The FLAG regimen (fludarabine, high-dose cytarabine and G-CSF) was used in 42 patients with MDS (refractory anemia with excess blasts and refractory anemia with excess blasts in transformation) resulting in a complete remission rate of 74%, induction-related death of 9% and resistance of 17% with a median remission duration of 13 months. The presence of complex karyotypes conferred a worse response16 (B).

Hematopoietic stem-cell transplantation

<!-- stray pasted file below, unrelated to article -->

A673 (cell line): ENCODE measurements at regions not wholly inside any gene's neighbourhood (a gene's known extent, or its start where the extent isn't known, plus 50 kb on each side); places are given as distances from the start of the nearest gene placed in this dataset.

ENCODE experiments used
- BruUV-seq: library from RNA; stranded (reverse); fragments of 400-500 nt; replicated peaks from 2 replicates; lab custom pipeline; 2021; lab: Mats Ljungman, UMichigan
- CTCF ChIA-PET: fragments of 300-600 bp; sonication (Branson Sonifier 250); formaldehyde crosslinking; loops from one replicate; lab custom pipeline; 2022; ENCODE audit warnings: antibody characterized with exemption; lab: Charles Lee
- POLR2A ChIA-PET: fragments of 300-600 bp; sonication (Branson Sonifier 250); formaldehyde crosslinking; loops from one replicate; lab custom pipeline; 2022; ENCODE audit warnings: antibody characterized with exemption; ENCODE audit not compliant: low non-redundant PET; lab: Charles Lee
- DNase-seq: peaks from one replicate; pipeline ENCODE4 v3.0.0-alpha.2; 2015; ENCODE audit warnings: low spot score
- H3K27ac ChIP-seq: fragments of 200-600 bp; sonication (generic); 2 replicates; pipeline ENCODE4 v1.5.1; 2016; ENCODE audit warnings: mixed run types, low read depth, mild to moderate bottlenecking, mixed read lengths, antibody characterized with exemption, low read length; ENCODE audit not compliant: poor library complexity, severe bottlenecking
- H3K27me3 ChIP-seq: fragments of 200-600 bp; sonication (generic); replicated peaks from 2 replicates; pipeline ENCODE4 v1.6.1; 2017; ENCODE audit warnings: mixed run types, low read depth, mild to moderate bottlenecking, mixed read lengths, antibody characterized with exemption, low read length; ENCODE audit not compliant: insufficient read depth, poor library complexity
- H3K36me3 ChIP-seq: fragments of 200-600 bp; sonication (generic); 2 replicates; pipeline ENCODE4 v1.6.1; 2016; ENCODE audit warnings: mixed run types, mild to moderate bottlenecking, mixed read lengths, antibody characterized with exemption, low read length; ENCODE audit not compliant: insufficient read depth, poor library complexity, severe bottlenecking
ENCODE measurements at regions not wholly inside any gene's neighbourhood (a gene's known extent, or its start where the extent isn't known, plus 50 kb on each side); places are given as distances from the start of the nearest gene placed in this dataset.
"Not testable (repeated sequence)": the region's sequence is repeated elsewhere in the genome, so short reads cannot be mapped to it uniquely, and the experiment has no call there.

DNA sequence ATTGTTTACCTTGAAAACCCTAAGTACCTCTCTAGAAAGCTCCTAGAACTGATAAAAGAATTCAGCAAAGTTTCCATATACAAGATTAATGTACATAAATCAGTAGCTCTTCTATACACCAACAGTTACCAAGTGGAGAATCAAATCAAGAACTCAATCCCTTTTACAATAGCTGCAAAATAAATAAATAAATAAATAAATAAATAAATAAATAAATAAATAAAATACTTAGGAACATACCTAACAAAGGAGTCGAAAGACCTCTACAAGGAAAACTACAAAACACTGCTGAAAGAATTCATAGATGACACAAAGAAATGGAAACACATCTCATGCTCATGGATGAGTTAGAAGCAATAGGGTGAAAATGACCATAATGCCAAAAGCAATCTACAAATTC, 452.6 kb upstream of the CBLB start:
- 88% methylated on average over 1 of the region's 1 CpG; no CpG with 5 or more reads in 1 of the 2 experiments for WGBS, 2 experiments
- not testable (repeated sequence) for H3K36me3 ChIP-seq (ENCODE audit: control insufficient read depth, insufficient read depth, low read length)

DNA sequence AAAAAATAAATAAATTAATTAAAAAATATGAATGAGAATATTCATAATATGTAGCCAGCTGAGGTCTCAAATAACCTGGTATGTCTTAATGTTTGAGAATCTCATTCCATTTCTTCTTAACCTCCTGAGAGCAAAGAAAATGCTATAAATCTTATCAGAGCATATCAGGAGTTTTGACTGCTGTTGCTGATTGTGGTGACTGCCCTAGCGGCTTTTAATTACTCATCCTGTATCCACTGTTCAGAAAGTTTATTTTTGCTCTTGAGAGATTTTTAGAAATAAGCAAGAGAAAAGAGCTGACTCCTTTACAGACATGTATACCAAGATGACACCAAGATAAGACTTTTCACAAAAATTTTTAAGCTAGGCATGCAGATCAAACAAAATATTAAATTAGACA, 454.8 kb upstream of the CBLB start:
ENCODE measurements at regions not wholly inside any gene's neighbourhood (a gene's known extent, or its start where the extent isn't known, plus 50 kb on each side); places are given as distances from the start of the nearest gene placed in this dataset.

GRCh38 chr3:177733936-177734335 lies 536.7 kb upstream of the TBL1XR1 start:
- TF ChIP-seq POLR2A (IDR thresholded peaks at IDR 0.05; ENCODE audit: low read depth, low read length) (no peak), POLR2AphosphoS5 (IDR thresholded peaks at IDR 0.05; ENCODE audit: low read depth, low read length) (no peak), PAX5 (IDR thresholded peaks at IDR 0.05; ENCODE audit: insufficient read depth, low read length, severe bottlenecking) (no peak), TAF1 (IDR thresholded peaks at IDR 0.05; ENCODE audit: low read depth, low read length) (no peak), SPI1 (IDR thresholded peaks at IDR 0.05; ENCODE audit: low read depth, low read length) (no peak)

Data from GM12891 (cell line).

Allogeneic hematopoietic stem-cell transplantation (HSCT) is the only curative modality for MDS. The results are quite diverse in relation to disease-free survival (30–50%), treatment-related mortality (37–68%) and relapse (24–58%) in respect to the different modalities (related, unrelated, myeloablative or reduced intensity) and the different sources of cells (bone marrow, peripheral blood) performed at various stages of the disease, with or without previous treatments and in different centers. Therefore, less than half of the patients are cured. The treatment fails in most cases due to treatment-related mortality (TRM) and, currently, mainly due to relapse of the disease. Factors that affect treatment failure are related to the disease (percentage of blasts, cytopenias, bone marrow fibrosis, cytogenetics and mutations that are mainly related to relapse), to the patient (age, performance status, comorbidities, and transfusion dependence with a significant impact on TRM) and to factors related to transplantation that affect both relapse and TRM. A prognostic score system for the evolution of patients submitted to allogeneic transplantation in MDS was recently proposed based on the analysis of 2173 patients17 (B).